Here are three things to help us get there.

First, our unique model for tackling plastic pollution is working, and it can be scaled up quickly.

Two years ago, our colleagues at SYSTEMIQ and The Pew Charitable Trusts developed a groundbreaking model that allows governments to measure, evaluate and address their national plastic pollution challenges in a systematic way. This model was recently published as part of the “Breaking the Plastic Wave” study, which shows how we can reduce plastic leakage into the ocean by 80 percent by 2040.

GPAP became the first to put that model into action at the national level through our unique National Plastic Action Partnership (NPAP) model — a locally led, locally driven platform for creating country-specific approaches to tackling plastic pollution.

Indonesia was the first country to come on board. In April, in partnership with the government of Indonesia, we launched a multistakeholder action plan that proposes a clear path forward for reducing marine plastic leakage by 70 percent by 2025 and achieving a circular economy for plastics by 2040.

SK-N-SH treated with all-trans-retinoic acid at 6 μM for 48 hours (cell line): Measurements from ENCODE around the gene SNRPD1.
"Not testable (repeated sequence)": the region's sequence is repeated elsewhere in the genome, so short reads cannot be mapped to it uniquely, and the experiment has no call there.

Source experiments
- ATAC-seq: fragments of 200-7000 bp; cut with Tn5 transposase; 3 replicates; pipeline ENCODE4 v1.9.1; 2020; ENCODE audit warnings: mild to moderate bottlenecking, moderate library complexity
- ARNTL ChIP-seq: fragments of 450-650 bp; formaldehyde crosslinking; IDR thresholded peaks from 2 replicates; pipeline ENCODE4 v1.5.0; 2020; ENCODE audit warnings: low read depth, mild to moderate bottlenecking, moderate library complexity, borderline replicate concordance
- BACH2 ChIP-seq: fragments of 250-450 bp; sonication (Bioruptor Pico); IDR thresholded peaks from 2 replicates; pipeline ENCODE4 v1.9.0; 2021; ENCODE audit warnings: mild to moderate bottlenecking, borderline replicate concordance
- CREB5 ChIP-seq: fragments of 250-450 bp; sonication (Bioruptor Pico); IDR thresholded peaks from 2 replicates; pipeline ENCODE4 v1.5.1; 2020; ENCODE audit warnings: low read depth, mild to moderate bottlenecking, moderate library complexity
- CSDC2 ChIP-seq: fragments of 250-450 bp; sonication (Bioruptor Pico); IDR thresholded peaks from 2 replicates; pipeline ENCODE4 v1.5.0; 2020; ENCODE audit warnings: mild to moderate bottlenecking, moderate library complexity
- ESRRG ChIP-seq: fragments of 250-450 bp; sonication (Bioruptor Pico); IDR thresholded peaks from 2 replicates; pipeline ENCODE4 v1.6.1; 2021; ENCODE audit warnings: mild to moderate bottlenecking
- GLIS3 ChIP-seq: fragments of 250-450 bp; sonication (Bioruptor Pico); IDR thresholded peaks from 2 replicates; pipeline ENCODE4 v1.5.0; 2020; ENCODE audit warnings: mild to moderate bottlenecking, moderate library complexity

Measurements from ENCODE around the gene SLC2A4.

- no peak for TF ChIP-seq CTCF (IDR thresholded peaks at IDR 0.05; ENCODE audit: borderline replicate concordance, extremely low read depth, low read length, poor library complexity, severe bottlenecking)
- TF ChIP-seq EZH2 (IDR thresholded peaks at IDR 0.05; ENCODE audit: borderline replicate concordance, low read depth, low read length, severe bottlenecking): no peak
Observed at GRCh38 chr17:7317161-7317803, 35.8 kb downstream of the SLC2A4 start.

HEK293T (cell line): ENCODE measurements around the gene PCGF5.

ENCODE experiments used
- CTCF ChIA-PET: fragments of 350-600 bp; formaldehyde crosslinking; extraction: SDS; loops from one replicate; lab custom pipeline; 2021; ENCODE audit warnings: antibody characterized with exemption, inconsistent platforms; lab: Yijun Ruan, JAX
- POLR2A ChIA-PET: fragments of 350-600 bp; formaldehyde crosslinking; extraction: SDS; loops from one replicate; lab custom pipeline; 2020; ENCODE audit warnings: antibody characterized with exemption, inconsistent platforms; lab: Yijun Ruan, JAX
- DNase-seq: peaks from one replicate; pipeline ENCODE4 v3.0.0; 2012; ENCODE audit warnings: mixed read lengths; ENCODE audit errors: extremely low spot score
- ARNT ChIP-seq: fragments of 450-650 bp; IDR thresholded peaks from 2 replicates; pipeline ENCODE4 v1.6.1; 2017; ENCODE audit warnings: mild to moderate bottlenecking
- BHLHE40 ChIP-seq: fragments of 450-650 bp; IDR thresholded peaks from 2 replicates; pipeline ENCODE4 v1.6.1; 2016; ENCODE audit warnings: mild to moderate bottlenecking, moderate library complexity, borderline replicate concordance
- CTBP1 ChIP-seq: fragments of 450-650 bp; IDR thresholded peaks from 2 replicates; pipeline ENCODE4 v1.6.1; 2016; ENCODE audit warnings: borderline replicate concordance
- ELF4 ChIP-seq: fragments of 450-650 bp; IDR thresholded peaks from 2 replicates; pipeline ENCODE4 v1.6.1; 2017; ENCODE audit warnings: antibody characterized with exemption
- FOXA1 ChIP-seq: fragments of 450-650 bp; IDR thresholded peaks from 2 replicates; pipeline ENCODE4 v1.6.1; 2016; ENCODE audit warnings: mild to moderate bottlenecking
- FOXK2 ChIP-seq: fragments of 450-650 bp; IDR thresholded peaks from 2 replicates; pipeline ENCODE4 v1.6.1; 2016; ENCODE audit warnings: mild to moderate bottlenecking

This plan is now being carried forward by five parallel task forces, each dedicated to advancing progress and building capacity on a different front. The NPAP will also soon release a financing roadmap for mobilizing the billions needed to scale up nationwide infrastructure for effectively collecting and processing waste.

While specific contexts and challenges will differ from country to country, we see great potential to replicate this approach in many countries across the world. Similar platforms and action plans are under development in Ghana and Vietnam. Ultimately, we hope to catalyze the formation of regional hubs for knowledge exchange and collaboration.

Second, there is an abundance of high-potential plastic action innovations out there. The moment for boost is now.